Samuel Pepys’ Will
Samuel Pepys 1633-1703 was a lover of books and collected together a considerable Library, the Pepys Library, 3,000 volumes.He spent a lot of time in his retirement years “perfecting” the collection. He made his will 2 August 1701, followed by two codicils 12 May 1703 and 13 May 1703, providing for the Library. He died 26 May 1703.
The provision were (in paraphrased simplified modem language):
1. The books to be placed in order.
2. The collection of “stamps to be catalogued”
3. All sets to be completed, induding Clarendon’s History.
4. Gronovius Set of Green Antiquities to be added.
5. No additions.
6. More presses (bookcases) to be provided if needed.
7. Arms or crest or cypher to be stamped on every book.
8. Books to be placed accordingly to height.
9. Books numbered from lowest to highest.
10. Number stamped to be on the books.
11. Library to remain unalterable.
12. Any improvements or embellishments to be done at the discretion and convenience of nephew John Jackson.
The Library passed to his nephew John Jackson, a Magdalene man, for life (he died in 1723) and thereafter.
1. Library to be placed in Oxbridge, preferably Cambridge.
2. Private not public Library.
3. Trinity or Magdalen (sic).
4. Preferably Magdalen.
5. A fair room to be provided.
6. If Trinity…..
7. If Magdalen, the “new” (Pepys) building.
8. No additions.
9. Bibliotheca Pepysiana.
10. Control in the Master (who alone may borrow books, up to ten, and only to take to the Lodge).
11. The recipient college to enter into covenants for the performance of the foregoing articles.
12. Reciprocal check between Trinity and Magdalen, by way of annual visitation, and forfeiture to the other for breach of covenant.
The Library was moved in 1724 to Magdalene, Pepys’ old College, where it has remained ever since. It has been housed in the Pepys Building, which was started in the 1670’s, or possibly even much earlier, the 1620’s, having regard to the style of the rear, and completed in the 1690’s. Pepys contributed to the cost. The Library was housed in a gallery constructed from rooms chosen by Jackson.
Thus the Library went to Oxbridge Cambridge, Magdalene (the “e” was added in 1856). It is private, though the public are admitted. A fair room, in the Pepys Building, has been provided. There have been no additions. The title of the Library has been applied. There is no evidence of anyone other than the Master borrowing any of the books.
Following the publication of John Evelyn’s diary in 1818, the possibility of translating Pepys’ Diary, part of the Library, was first considered. Volume I was sent from Cambridge by the Master George Neville to Thomas Grenville book collector in London who sent it on to his brother Lord Grenville. John Smith made the first translation 1819-1822. Again in the 1870′ s the Diary was taken to London.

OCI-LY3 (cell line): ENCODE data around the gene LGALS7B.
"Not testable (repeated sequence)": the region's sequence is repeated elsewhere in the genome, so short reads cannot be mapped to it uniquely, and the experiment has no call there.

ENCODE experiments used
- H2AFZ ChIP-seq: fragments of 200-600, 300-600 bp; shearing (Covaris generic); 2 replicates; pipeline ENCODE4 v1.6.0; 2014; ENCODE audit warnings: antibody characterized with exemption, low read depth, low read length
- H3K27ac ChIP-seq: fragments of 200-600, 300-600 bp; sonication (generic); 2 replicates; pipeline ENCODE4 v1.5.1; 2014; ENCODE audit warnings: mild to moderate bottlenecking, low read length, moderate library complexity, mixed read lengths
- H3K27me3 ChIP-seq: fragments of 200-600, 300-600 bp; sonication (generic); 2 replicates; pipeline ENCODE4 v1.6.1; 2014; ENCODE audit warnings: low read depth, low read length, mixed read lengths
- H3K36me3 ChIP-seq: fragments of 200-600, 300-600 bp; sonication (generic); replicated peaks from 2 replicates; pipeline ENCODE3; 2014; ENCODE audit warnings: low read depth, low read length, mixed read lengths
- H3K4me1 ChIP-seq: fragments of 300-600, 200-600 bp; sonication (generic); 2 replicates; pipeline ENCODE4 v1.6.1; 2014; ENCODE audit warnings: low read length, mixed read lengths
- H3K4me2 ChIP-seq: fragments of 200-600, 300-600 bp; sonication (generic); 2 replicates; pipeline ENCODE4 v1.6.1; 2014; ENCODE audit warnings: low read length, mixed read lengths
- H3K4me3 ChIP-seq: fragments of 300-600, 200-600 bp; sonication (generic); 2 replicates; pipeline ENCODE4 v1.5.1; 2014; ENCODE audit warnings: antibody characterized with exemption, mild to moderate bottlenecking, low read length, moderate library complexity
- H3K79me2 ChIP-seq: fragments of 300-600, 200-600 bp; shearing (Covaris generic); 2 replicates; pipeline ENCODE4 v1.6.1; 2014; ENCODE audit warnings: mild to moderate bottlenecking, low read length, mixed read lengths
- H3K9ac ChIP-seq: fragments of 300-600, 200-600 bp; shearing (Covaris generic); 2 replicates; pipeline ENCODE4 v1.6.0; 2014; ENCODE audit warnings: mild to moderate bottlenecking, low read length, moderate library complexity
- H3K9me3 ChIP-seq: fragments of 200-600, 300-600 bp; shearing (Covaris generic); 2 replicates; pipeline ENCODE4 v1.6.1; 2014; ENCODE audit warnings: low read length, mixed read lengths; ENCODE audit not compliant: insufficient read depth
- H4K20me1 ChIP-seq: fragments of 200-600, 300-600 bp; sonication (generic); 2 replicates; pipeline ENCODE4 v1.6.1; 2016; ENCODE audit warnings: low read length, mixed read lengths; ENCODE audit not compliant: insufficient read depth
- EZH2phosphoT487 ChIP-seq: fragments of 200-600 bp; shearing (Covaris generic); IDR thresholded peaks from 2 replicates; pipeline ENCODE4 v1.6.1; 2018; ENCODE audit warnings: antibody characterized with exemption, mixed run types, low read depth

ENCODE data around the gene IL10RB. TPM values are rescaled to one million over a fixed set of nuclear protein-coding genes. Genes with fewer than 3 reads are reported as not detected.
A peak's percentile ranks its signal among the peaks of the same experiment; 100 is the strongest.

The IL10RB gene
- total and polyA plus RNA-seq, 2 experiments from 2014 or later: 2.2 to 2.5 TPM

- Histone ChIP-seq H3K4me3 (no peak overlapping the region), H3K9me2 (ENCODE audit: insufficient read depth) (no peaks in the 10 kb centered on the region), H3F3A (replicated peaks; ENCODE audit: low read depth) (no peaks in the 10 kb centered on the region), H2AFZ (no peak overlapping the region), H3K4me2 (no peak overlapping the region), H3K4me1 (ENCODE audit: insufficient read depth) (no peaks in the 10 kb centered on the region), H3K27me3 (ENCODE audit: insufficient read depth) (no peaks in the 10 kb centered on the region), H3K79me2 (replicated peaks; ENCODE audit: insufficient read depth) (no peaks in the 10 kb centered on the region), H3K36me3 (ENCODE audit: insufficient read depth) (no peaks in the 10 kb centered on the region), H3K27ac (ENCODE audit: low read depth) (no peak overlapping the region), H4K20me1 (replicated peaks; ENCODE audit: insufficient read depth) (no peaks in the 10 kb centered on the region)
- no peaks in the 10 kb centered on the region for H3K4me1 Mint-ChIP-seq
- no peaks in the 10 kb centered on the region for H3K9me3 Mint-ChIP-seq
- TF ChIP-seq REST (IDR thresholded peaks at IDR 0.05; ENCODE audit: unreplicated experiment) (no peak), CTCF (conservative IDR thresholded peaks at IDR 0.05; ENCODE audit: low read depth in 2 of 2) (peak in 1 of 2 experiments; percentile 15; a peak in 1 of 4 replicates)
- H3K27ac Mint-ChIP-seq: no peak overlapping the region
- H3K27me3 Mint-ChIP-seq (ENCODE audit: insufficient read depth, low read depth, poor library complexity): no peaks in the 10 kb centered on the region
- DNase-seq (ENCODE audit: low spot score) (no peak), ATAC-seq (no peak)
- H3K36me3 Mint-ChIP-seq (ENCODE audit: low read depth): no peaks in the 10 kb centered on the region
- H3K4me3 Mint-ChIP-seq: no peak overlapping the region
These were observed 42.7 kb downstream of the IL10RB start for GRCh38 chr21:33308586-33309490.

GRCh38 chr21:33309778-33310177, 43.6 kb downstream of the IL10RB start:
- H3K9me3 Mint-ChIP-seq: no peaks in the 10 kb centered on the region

The books have been placed in order. Jackson discontinued the practice of stamping the books with special stamps or plates. Clarendon’s History, which was in the process of being published at Pepys’ death, was completed. The Gronovius Set was added. There have been no further additions. No more presses were needed. The arms or crest or cypher has not been stamped on every book. The books have been placed according to height, and numbered from lowest to highest. The number has been stamped on the books. The Library has remained unaltered. Jackson has long since been dead.
No covenants have ever been entered into. Trinity has never carried out a visitation. Trinity has always been fully aware of the situation.
The legal consequences
It could be argued that not having entered into covenants Magdalene is in breach of the conditions and the gift over to Trinity should take effect. However, in view of the history of the matter, a Judge would surely be reluctant to make a forfeiture order, or would surely be willing to grant relief against a forfeiture order. Although no covenants have been entered into, despite advice by Hugh Childers of counsel 18 and 24 October 1904 to enter into covenants, Magdalene appears at least substantially to have observed the spirit of the particulars or conditions laid down by Pepys. Trinity has never taken the point, has done nothing for two hundred years, and has not exercised the right of annual visitation, and accordingly would be met by defence laches, i.e. a substantial lapse of time coupled with the existence of circumstances which make it inequitable to enforce the claim. On principle the Judge would lean against a forfeiture. For the future, however, presumably Trinity could resume or commence the annual visitation, and if Trinity intimated a willingness to enter into the appropriate covenants, and discovered and could prove any relevant breach of the Pepys particulars by Magdalene, then Trinity could seek a forfeiture. If Trinity did so acquire the Library then the right to annual visitation would vest in Magdalene, a “see-saw” situation would arise. There is no further gift over. Magdalene is a charity, and must administer the gift of the Library on trust in accordance with the requirements of charity law, i.e. for educational and scholarly and public purposes. In theory any problems could always be resolved by an overriding Act of Parliament, but an Act of Parliament on such matters is not easily obtainable.